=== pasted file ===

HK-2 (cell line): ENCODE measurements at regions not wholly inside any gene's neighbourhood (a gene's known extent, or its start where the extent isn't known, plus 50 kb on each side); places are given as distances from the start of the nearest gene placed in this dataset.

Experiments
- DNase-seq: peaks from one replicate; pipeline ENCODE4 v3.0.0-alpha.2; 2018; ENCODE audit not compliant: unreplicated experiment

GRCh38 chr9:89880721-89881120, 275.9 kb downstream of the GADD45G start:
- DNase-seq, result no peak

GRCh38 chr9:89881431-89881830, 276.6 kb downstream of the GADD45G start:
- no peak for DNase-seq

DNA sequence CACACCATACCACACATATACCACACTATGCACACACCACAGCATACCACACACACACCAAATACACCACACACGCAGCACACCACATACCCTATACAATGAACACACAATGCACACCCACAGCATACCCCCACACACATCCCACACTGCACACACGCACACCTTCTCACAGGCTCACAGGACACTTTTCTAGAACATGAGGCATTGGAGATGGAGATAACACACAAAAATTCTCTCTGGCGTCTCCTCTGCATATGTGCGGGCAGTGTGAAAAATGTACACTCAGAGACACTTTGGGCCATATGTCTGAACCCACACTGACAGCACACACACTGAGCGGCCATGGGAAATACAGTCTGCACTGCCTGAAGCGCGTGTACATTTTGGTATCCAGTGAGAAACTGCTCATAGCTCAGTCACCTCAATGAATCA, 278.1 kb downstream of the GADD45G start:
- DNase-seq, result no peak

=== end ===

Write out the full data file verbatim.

HK-2 (cell line): ENCODE measurements at regions not wholly inside any gene's neighbourhood (a gene's known extent, or its start where the extent isn't known, plus 50 kb on each side); places are given as distances from the start of the nearest gene placed in this dataset.

Experiments
- DNase-seq: peaks from one replicate; pipeline ENCODE4 v3.0.0-alpha.2; 2018; ENCODE audit not compliant: unreplicated experiment

GRCh38 chr9:89880721-89881120, 275.9 kb downstream of the GADD45G start:
- DNase-seq, result no peak

GRCh38 chr9:89881431-89881830, 276.6 kb downstream of the GADD45G start:
- no peak for DNase-seq

DNA sequence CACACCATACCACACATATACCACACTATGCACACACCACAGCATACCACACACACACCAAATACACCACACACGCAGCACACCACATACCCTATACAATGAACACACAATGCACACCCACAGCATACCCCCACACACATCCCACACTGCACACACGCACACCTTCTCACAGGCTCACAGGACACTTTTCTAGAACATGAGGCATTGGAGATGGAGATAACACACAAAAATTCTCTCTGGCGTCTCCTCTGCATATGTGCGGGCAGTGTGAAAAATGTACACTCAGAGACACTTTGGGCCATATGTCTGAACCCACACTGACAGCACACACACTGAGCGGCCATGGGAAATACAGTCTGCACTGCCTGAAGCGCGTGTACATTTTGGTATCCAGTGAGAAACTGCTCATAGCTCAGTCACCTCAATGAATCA, 278.1 kb downstream of the GADD45G start:
- DNase-seq, result no peak